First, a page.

Every ardent baker needs to have a stash of chocolate chips ready in their kitchen. They're an irreplaceable mix-in for cookies, waffles, or keto muffins. You can occasionally substitute them for cooking chocolate when making cakes or glazing.
But now that you're on the keto diet, you're rethinking your choice of chocolate chips.
So, which chocolate chips are best for keto?
You actually have many choices at your disposal. Nowadays, chocolate chips are available in different shapes, sizes, flavors, colors, and — most importantly — carb count. And if you have trouble finding low-carb chips where you live, you can make your own from scratch.
Below is more on choosing the best chocolate chips for keto baking and a recipe for homemade chips. But let's first explain what chocolate chips are as an ingredient.
Chocolate Chips: The Basics
Chocolate chips are small bits of chocolate produced to hold their shape during baking. They're usually added to cookies, muffins, pancakes, brownies, but also granola and trail mix. Some bakers even prefer them over cooking chocolate when making ganache or chocolate cake.
Also known as chocolate morsels or chocolate drops, most chocolate chips have a flat bottom and teardrop shape. However, they're available in other shapes and different sizes ranging from mini to large.
Chocolate chips are made with less cocoa butter than baking and dark chocolate to retain their form at high temperatures. Cocoa butter becomes liquid at temperatures above 93.4 °F and is responsible for the tendency of chocolate to melt in hot environments. Many chocolate chip brands also include a stabilizer to enhance this chocolate chip property further.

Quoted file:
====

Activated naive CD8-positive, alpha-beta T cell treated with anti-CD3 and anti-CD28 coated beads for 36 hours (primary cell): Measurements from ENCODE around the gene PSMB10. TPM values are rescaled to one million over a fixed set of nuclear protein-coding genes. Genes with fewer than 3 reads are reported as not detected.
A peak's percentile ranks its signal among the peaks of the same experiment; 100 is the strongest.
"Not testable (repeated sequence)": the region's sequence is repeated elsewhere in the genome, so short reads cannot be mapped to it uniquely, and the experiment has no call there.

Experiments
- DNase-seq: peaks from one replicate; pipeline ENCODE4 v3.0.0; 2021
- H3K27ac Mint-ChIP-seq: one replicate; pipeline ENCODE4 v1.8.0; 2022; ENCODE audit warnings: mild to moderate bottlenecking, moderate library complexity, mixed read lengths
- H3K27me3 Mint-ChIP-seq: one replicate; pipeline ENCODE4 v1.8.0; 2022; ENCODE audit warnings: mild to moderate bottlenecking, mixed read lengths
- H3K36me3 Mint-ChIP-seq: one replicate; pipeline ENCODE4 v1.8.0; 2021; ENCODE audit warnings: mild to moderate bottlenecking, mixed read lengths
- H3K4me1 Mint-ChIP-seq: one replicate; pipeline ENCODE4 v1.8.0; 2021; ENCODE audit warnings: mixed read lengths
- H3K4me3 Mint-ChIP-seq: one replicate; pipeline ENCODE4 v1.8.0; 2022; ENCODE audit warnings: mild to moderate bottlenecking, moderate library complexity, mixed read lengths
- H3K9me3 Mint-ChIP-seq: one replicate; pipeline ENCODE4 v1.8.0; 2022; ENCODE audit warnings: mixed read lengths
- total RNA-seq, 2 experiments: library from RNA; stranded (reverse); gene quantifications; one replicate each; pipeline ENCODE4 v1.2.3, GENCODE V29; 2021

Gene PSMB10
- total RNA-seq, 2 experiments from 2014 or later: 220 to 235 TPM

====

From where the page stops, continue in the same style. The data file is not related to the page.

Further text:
Like baking and regular chocolate, chocolate chips come in different varieties:
- Milk chocolate
- White chocolate
Some chocolate chips can be melted, but this needs to be done very carefully because they tend to burn quickly. Those with added stabilizers are best saved for your cookie recipes.
Best Chips and Alternatives for Keto Baking
Of course, the best chocolate chips for keto are those with the lowest amount of carbs. Sugar-free chips typically have fewer carbs than their sweetened counterparts. But your choices don't end there. Here are those low-carb options and alternatives to consider.
Chocolate chips without added sugar are usually low in carbs. Lily's brand of dark baking chips is a famous example. This particular product has 55% cacao and is sweetened with erythritol and stevia, bringing the carb count to less than 1g per serving. Another popular and slightly more affordable option comes from Bake Believe.
These brands cater to the keto community and offer a wide range of chips, including milk, white, and flavored. These are now available in supermarkets as well as in online stores.
However, not all sugar-free chips are necessarily keto compliant. Some brands, for instance, use maltitol, a sugar alcohol that can affect blood glucose levels . So carefully read the label to avoid buying sugar-free products that are actually bad for you.
Like baking and dark chocolate, chocolate chips are sometimes sold as 100% chocolate. They contain nothing but cocoa solids and cocoa butter. In other words, this is chocolate in its purest form with no sweeteners, emulsifiers, or additives. As a type of super-dark chocolate, this type is naturally low in carbs .